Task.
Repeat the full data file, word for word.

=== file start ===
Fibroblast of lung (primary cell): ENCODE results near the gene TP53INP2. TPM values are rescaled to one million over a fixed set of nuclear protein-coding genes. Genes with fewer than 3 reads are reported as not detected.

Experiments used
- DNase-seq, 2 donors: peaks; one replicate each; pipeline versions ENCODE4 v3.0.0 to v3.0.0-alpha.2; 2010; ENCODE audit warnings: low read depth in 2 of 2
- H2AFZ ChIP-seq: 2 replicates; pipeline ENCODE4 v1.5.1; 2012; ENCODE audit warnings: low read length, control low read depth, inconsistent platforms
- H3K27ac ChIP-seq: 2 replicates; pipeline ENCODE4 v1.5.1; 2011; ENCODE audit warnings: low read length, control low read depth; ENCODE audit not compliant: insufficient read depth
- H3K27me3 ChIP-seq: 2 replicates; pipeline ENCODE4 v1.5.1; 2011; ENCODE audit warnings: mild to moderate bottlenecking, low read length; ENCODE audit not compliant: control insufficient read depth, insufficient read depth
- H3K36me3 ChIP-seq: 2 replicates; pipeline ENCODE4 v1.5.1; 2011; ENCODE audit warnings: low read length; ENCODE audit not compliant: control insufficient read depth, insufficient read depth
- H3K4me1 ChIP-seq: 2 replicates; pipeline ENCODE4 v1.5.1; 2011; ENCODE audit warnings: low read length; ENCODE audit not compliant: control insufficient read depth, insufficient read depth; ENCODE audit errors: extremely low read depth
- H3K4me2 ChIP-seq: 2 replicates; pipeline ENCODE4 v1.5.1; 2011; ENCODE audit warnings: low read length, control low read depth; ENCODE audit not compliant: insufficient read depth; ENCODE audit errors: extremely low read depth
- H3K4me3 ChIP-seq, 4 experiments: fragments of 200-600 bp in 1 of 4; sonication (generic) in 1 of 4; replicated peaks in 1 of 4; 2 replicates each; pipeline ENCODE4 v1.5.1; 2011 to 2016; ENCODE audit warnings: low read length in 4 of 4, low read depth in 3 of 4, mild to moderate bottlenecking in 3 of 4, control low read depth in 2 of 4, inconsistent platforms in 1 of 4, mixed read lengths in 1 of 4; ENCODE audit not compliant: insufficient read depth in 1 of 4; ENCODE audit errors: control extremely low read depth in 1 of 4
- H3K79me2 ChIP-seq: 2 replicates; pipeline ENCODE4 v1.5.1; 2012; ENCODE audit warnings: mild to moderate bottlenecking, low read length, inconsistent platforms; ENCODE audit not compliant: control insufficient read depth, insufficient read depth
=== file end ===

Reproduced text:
Fibroblast of lung (primary cell): ENCODE results near the gene TP53INP2. TPM values are rescaled to one million over a fixed set of nuclear protein-coding genes. Genes with fewer than 3 reads are reported as not detected.

Experiments used
- DNase-seq, 2 donors: peaks; one replicate each; pipeline versions ENCODE4 v3.0.0 to v3.0.0-alpha.2; 2010; ENCODE audit warnings: low read depth in 2 of 2
- H2AFZ ChIP-seq: 2 replicates; pipeline ENCODE4 v1.5.1; 2012; ENCODE audit warnings: low read length, control low read depth, inconsistent platforms
- H3K27ac ChIP-seq: 2 replicates; pipeline ENCODE4 v1.5.1; 2011; ENCODE audit warnings: low read length, control low read depth; ENCODE audit not compliant: insufficient read depth
- H3K27me3 ChIP-seq: 2 replicates; pipeline ENCODE4 v1.5.1; 2011; ENCODE audit warnings: mild to moderate bottlenecking, low read length; ENCODE audit not compliant: control insufficient read depth, insufficient read depth
- H3K36me3 ChIP-seq: 2 replicates; pipeline ENCODE4 v1.5.1; 2011; ENCODE audit warnings: low read length; ENCODE audit not compliant: control insufficient read depth, insufficient read depth
- H3K4me1 ChIP-seq: 2 replicates; pipeline ENCODE4 v1.5.1; 2011; ENCODE audit warnings: low read length; ENCODE audit not compliant: control insufficient read depth, insufficient read depth; ENCODE audit errors: extremely low read depth
- H3K4me2 ChIP-seq: 2 replicates; pipeline ENCODE4 v1.5.1; 2011; ENCODE audit warnings: low read length, control low read depth; ENCODE audit not compliant: insufficient read depth; ENCODE audit errors: extremely low read depth
- H3K4me3 ChIP-seq, 4 experiments: fragments of 200-600 bp in 1 of 4; sonication (generic) in 1 of 4; replicated peaks in 1 of 4; 2 replicates each; pipeline ENCODE4 v1.5.1; 2011 to 2016; ENCODE audit warnings: low read length in 4 of 4, low read depth in 3 of 4, mild to moderate bottlenecking in 3 of 4, control low read depth in 2 of 4, inconsistent platforms in 1 of 4, mixed read lengths in 1 of 4; ENCODE audit not compliant: insufficient read depth in 1 of 4; ENCODE audit errors: control extremely low read depth in 1 of 4
- H3K79me2 ChIP-seq: 2 replicates; pipeline ENCODE4 v1.5.1; 2012; ENCODE audit warnings: mild to moderate bottlenecking, low read length, inconsistent platforms; ENCODE audit not compliant: control insufficient read depth, insufficient read depth